- Share this article on Facebook
- Share this article on Twitter
- Share this article on Email
- Show additional share options
- Share this article on Print
- Share this article on Comment
- Share this article on Whatsapp
- Share this article on Linkedin
- Share this article on Reddit
- Share this article on Pinit
- Share this article on Tumblr
NEW YORK — Spike Lee is not feeling the love from Hollywood’s money men.
“I haven’t made a feature film in three years,” said Lee.
Lee has lately focused on documentary work with two films about post-Katrina New Orleans for HBO. But he had designs on biopics about Jackie Robinson – the Brooklyn Dodgers slugger who broke baseball’s color line – and soul icon James Brown. And he was in discussions a while back for a sequel to thriller Inside Man, which starred Denzel Washington, Clive Owen and Jodie Foster. But he’s been unable to secure financing.
“Inside Man was my most successful film,” he said, adding that he had Washington and Foster on board for the sequel. “But we can’t get the sequel made. And one thing Hollywood does well is sequels. The film’s not getting made. We tried many times. It’s not going to happen.”
Lee’s comments came during a free-wheeling Q&A session with public television’s Charlie Rose at PromaxBDA, the annual marketing, branding and design conference here. Lee received the organization’s lifetime achievement award for his work in film and television, including a series of groundbreaking commercials for Nike that featured Michael Jordan and Lee as Mars Blackmon, the character he played in his 1986 breakthrough film She’s Gotta Have It.
“First of all, what in this world does not revolve around money? But money is a big part of film, unlike a lot of other art forms.”
Lee wore a tan seersucker jacket over a T-shirt and a straw pork pie hat. And when Rose’s cell phone rang at the beginning of the presentation, Lee jumped from his seat as the crowd in the New York Hilton ballroom cheered him on.
“I just want you to know,” said Lee, as he walked to the front of the stage. “On my sets, when the camera is rolling and the phone rings: $50.”
“Will you take $5?” asked Rose, rising from his chair and fishing in his front pockets.
“I’ll let you slide,” Lee laughed. (Later in the presentation, Rose’s phone rang a second time. “I owe you $100,” said a contrite Rose. It did not ring a third time.)
Lee – whose cinematic heroes include Akira Kurosawa, Billy Wilder, Elia Kazan, Federico Fellini and Martin Scorsese – has never won an Academy Award. But he likened Academy voters to basketball referees who attempt to make amends for a bad call with what is known in the sports world as a subsequent “make-up call.”
By way of some examples of this theory, Lee offered Al Pacino and Denzel Washington. Pacino turned in numerous Oscar-worthy performances in Dog Day Afternoon, Serpico, The Godfather, The Godfather II, etc. But he won his only Oscar for Scent of a Woman. Washington did not win a best actor trophy for Lee’s Malcolm X, though he was nominated. He received his best actor trophy nearly 10 years later for Training Day.
“In 1989, Do the Right Thing was not even nominated [for best picture],” said Lee, with some mock outrage. “What film won best picture in 1989? Driving Miss Mother F—ing Daisy! That’s why [Oscars] don’t matter,” said Lee. “Because 20 years later, who’s watching Driving Miss Daisy?”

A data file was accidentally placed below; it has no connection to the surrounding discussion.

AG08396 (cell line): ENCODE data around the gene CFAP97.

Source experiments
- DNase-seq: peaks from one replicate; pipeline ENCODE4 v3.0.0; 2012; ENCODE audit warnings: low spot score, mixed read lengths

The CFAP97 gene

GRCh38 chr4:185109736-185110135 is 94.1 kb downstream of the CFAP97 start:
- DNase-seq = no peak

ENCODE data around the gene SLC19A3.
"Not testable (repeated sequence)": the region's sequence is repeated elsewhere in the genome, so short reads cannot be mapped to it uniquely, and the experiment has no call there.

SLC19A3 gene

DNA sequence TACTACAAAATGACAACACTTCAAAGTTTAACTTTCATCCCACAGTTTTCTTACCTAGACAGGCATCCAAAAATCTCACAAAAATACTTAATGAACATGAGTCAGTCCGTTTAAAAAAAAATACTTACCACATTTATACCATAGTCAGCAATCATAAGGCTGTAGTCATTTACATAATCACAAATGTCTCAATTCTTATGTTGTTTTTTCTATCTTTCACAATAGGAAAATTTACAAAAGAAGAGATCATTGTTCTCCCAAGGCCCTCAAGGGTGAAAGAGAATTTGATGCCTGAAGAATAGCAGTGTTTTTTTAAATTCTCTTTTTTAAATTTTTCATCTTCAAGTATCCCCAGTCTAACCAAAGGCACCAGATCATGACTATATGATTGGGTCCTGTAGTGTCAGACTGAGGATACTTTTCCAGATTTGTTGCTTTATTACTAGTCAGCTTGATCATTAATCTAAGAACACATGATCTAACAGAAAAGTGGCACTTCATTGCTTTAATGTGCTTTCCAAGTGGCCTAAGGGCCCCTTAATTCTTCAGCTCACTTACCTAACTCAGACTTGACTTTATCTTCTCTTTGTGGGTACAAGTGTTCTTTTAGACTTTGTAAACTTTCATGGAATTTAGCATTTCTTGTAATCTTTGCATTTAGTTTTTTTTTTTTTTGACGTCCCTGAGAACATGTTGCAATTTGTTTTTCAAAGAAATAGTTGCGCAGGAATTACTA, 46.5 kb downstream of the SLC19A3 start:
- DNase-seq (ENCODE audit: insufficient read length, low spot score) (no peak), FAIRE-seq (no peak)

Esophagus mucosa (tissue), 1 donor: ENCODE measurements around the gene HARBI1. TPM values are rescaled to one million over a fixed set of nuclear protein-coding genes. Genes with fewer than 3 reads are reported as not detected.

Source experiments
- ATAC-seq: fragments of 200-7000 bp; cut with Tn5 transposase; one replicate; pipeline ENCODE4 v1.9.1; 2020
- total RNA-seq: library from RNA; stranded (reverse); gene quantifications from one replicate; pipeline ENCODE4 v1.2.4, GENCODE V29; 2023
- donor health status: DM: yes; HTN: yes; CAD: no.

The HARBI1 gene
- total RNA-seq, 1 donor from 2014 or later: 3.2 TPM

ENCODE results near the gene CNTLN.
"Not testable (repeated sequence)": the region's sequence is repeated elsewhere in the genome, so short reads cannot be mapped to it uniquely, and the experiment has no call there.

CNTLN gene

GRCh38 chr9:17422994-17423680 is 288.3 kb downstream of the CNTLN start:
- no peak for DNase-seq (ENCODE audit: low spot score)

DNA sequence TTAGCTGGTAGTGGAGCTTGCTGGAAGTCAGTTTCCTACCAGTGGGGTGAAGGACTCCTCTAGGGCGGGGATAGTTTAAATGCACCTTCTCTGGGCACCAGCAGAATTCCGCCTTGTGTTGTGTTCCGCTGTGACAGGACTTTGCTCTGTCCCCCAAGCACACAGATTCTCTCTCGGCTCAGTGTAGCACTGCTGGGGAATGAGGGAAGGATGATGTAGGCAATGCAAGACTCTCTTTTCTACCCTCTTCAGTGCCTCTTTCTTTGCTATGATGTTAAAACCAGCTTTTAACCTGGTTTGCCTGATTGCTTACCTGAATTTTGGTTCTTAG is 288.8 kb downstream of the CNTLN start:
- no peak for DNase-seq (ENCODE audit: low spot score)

(Lee was nominated for best original screenplay for Do the Right Thing, though he didn’t win. And in 1999, the film was selected by the U.S. Library of Congress for preservation in the National Film Registry.)
“There are many times in history where the best work does not get awarded,” he said. “And I’m not even talking about my own work. So that’s why [the Oscars] don’t matter.”
Lee also talked about the election of Barack Obama, whether he’d ever work with LeBron James and acting in his own films – something that earned him a comparison to Woody Allen.
On controversial Miami Heat superstar LeBron James:
“LeBron’s having a tough way to go now. And a lot of that I feel he brought upon himself. But I would work with him. I think he’s a good guy. He’s always been very respectful to me personally. And he’s funny. In a comedic role, I think he would do very well.”
On acting in his own films:
“I don’t like acting; not in front of the camera. The only reason I was in She’s Gotta Have It is because we couldn’t afford anybody else. But with the success of Mars Blackmon, I said, ‘I’ll continue to do it.’ At the same time, it was not something I enjoyed doing. Once it got to point where it wouldn’t hurt [the film] if I weren’t in it I [stopped].”
On actors in general:
“You’re out there buck-naked and that is hard. The reason why actors are f—ed up; can you imagine having a job where someone is, ‘No, no, no. Your butt’s too big. Your heads to big. You’re too skinny. Your nose is too big?’”
On Barack Obama:
“There were people who thought that racism and prejudice would be eradicated [with the election of the first African American president.] The moment he put his hand on Abraham Lincoln’s bible it was going to be abracadabra, presto chango, poof! I was there that night [in Chicago’s Grant Park on Election Night.] It was one of the most incredible experiences of my life. I was swept up in the euphoria; drinking the Kool-Aid like everybody else. And here we are: racism and prejudice have not disappeared.”
On President Obama’s re-election prospects:
“It’s going to be tough. It’s going to be a fight.”
Sign up for THR news straight to your inbox every day